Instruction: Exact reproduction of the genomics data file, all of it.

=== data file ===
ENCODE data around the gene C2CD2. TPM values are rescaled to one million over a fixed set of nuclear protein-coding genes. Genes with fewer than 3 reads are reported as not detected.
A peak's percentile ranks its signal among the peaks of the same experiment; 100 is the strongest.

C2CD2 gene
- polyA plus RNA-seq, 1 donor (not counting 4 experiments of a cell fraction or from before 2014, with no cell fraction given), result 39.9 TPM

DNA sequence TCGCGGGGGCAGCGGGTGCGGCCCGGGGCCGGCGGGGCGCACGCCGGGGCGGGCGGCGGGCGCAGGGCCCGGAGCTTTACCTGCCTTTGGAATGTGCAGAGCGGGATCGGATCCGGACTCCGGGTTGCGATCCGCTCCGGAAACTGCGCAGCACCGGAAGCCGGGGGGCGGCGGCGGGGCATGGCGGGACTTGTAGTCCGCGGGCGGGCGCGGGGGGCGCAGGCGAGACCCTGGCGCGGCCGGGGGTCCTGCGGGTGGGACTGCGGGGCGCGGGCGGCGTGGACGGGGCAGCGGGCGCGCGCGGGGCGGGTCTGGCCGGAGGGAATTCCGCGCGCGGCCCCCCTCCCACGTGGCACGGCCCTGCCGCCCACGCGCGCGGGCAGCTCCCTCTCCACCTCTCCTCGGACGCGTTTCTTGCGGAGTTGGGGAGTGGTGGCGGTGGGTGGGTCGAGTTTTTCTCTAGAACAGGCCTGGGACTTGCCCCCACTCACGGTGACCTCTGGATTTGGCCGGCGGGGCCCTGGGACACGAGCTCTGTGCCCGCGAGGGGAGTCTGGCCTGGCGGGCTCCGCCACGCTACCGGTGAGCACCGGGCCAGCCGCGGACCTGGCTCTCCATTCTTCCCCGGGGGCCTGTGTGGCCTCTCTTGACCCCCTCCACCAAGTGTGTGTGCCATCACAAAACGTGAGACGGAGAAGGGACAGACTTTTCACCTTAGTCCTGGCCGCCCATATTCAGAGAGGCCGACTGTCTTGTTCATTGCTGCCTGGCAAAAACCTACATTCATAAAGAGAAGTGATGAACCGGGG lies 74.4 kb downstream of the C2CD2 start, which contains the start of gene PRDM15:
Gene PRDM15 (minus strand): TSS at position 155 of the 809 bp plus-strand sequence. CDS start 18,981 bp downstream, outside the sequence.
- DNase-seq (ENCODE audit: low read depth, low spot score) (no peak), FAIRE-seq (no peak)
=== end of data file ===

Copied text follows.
ENCODE data around the gene C2CD2. TPM values are rescaled to one million over a fixed set of nuclear protein-coding genes. Genes with fewer than 3 reads are reported as not detected.
A peak's percentile ranks its signal among the peaks of the same experiment; 100 is the strongest.

C2CD2 gene
- polyA plus RNA-seq, 1 donor (not counting 4 experiments of a cell fraction or from before 2014, with no cell fraction given), result 39.9 TPM

DNA sequence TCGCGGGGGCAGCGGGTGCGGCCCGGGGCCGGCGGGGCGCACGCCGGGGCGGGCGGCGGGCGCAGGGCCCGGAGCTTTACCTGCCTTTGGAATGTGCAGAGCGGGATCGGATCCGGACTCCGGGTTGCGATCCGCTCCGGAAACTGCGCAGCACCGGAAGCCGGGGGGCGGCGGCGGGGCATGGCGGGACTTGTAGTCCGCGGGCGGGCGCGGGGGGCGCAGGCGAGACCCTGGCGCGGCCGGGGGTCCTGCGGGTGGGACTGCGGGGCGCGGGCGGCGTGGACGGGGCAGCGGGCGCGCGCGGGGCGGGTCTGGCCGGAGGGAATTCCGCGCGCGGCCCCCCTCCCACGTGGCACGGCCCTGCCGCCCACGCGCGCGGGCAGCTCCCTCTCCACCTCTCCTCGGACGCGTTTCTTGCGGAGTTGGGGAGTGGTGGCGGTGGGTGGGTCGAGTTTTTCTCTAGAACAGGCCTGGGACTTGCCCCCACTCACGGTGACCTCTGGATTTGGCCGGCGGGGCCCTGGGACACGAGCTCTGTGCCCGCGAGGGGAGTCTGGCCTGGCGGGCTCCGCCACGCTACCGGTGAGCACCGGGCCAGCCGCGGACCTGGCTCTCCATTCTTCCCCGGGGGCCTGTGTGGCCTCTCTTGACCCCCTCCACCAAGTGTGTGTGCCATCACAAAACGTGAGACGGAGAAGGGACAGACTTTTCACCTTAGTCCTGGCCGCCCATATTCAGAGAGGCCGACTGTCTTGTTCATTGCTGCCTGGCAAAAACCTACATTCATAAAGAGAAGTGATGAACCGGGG lies 74.4 kb downstream of the C2CD2 start, which contains the start of gene PRDM15:
Gene PRDM15 (minus strand): TSS at position 155 of the 809 bp plus-strand sequence. CDS start 18,981 bp downstream, outside the sequence.
- DNase-seq (ENCODE audit: low read depth, low spot score) (no peak), FAIRE-seq (no peak)